Killer Whales are Killers......Duh

A killer whale has killed one of his trainers. Why should we be surprised?

A thirty year-old male, Tilikum was said to have been acting like a spoiled child earlier and not responding to directions. Do you think it might have something to do with the fact that he is a WILD animal in captivity forced to do tricks for us? I think Tilikum is downright pissed and I don't blame him. He has killed 2 people before and it's horrible that another trainer has died, but come on people, you just can't take a wild animal out of his element and expect him to lose his natural instincts. He is a hunter and killer of seals and many other animal smaller than him.

I read that 136 Orcas have been taken into captivity from the wild since 1961. Of those, 123 have died, with an average lifespan of four years once captured. For a species that averages 35 years in the wild, that's a pretty poor public health record. But they're big money makers and that's why they are continually being captured.

PETA is asking SeaWorld to allow the animals larger facilites to swim in. They also have a form letter to send to the owners of SeaWorld asking for the release of these animals to sanctuaries. For once I agree with them.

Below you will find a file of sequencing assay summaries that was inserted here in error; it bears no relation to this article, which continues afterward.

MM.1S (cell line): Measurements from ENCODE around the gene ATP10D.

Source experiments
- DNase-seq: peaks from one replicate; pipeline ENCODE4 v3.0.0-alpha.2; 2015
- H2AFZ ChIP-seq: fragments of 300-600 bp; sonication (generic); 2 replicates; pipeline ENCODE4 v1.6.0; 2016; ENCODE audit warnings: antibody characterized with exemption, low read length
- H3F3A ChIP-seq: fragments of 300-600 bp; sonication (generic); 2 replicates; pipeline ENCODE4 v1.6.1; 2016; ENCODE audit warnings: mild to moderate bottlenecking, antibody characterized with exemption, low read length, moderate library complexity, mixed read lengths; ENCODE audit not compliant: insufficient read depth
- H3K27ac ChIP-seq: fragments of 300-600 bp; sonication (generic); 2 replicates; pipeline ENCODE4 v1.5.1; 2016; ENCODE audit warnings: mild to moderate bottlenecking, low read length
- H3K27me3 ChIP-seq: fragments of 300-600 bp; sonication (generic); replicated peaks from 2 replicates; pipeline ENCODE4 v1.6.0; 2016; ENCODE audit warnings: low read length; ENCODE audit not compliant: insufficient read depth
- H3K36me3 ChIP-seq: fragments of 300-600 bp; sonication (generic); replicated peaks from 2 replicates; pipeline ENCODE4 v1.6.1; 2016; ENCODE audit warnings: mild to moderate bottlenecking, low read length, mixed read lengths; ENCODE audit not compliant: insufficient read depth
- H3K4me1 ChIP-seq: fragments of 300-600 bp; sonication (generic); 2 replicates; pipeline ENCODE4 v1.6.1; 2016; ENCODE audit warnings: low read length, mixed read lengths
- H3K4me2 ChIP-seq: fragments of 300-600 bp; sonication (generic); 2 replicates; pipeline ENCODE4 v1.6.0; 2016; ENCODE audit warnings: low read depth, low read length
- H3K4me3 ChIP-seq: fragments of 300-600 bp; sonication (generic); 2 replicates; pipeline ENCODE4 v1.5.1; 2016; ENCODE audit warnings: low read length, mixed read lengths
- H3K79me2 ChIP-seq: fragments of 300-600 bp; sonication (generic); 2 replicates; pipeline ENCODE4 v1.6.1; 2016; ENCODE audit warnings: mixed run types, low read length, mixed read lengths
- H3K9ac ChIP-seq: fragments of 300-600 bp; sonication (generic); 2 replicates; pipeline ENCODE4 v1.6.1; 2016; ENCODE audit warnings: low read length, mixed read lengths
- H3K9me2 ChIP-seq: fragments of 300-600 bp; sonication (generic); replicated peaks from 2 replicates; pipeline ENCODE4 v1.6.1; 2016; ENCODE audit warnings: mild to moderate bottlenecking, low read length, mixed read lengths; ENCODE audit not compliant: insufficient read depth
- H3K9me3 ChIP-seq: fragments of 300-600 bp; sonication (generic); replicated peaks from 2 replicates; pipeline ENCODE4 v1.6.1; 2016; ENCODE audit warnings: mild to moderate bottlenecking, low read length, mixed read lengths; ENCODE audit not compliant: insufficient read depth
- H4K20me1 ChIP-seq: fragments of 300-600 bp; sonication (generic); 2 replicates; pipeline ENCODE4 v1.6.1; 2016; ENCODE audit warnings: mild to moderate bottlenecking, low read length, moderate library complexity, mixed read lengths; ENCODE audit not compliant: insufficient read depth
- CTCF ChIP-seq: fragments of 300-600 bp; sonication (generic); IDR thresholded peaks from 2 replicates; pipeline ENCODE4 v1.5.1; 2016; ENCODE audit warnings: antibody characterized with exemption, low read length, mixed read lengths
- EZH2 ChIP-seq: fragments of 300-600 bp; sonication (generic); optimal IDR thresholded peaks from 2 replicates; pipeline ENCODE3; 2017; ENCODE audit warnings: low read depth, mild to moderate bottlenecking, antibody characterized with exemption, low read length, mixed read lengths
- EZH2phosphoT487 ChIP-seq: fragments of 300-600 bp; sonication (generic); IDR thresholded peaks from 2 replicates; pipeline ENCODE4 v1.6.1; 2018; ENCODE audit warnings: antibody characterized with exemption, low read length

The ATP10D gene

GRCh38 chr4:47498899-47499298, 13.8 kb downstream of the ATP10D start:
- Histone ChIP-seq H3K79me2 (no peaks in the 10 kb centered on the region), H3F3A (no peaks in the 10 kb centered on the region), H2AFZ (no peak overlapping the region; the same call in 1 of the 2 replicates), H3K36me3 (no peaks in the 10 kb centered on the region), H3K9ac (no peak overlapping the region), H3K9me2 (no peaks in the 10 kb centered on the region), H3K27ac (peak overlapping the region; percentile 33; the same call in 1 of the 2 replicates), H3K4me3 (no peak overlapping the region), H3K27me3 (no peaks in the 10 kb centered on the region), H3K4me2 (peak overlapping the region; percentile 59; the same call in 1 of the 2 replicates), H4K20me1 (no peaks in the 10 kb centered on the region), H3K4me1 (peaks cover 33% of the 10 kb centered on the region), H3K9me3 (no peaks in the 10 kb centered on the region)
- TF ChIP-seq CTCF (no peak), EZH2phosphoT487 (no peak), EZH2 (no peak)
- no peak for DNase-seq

My family and I had the pleasure of seeing Orcas in the wild during a vacation in the San Juan Islands. It was magical to see them breach the surface of the water right in front of the boat. I never did get any good pictures because I was too busy being in awe of such magnificent creatures. And I had a crappy camera back then. But nontheless it was a beautiful sight and it's very disheartening to know that these, or any animals are still being captured for our entertainment.


ethelmaepotter! said…
It's a sad thing. I've seen Tilly many times; I've seen him interact with his trainers, jumping up out of the water on command, riding his trainer around, showing LOVE. It's a beautiful thing. And I respect the kind of care SeaWorld provides these creatures. But, let's face it: as big as these pools are, they're no match for an ocean. Sure, the whales are safe from pollutants, nets, sharks, and other menaces, but at what price? And when a Killer Whale has a bad day...?

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